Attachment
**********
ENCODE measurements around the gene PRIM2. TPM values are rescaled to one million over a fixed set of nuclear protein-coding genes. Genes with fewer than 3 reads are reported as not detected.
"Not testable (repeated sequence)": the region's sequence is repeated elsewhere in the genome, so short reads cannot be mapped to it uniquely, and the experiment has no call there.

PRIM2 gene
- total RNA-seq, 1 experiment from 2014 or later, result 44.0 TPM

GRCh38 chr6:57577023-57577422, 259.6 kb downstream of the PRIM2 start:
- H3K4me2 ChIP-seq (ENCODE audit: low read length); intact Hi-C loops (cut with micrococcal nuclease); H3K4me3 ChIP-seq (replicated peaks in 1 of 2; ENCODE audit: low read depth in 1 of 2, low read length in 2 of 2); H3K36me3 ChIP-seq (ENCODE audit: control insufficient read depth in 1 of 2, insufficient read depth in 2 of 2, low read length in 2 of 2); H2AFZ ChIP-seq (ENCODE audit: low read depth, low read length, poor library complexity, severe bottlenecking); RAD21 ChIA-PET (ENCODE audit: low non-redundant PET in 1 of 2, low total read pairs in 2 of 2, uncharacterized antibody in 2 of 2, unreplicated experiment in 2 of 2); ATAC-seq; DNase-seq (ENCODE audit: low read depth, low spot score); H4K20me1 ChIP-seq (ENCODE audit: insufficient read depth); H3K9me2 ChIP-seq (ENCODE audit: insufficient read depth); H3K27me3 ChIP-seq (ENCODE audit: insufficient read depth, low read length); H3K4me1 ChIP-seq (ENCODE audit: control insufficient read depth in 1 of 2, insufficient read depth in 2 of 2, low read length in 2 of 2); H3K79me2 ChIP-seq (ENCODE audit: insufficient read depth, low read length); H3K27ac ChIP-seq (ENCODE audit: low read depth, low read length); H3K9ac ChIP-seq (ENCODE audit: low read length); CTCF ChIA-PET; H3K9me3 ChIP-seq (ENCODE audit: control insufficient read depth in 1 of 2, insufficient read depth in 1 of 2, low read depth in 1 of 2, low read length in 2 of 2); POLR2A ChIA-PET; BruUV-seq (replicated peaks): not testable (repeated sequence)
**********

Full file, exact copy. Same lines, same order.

ENCODE measurements around the gene PRIM2. TPM values are rescaled to one million over a fixed set of nuclear protein-coding genes. Genes with fewer than 3 reads are reported as not detected.
"Not testable (repeated sequence)": the region's sequence is repeated elsewhere in the genome, so short reads cannot be mapped to it uniquely, and the experiment has no call there.

PRIM2 gene
- total RNA-seq, 1 experiment from 2014 or later, result 44.0 TPM

GRCh38 chr6:57577023-57577422, 259.6 kb downstream of the PRIM2 start:
- H3K4me2 ChIP-seq (ENCODE audit: low read length); intact Hi-C loops (cut with micrococcal nuclease); H3K4me3 ChIP-seq (replicated peaks in 1 of 2; ENCODE audit: low read depth in 1 of 2, low read length in 2 of 2); H3K36me3 ChIP-seq (ENCODE audit: control insufficient read depth in 1 of 2, insufficient read depth in 2 of 2, low read length in 2 of 2); H2AFZ ChIP-seq (ENCODE audit: low read depth, low read length, poor library complexity, severe bottlenecking); RAD21 ChIA-PET (ENCODE audit: low non-redundant PET in 1 of 2, low total read pairs in 2 of 2, uncharacterized antibody in 2 of 2, unreplicated experiment in 2 of 2); ATAC-seq; DNase-seq (ENCODE audit: low read depth, low spot score); H4K20me1 ChIP-seq (ENCODE audit: insufficient read depth); H3K9me2 ChIP-seq (ENCODE audit: insufficient read depth); H3K27me3 ChIP-seq (ENCODE audit: insufficient read depth, low read length); H3K4me1 ChIP-seq (ENCODE audit: control insufficient read depth in 1 of 2, insufficient read depth in 2 of 2, low read length in 2 of 2); H3K79me2 ChIP-seq (ENCODE audit: insufficient read depth, low read length); H3K27ac ChIP-seq (ENCODE audit: low read depth, low read length); H3K9ac ChIP-seq (ENCODE audit: low read length); CTCF ChIA-PET; H3K9me3 ChIP-seq (ENCODE audit: control insufficient read depth in 1 of 2, insufficient read depth in 1 of 2, low read depth in 1 of 2, low read length in 2 of 2); POLR2A ChIA-PET; BruUV-seq (replicated peaks): not testable (repeated sequence)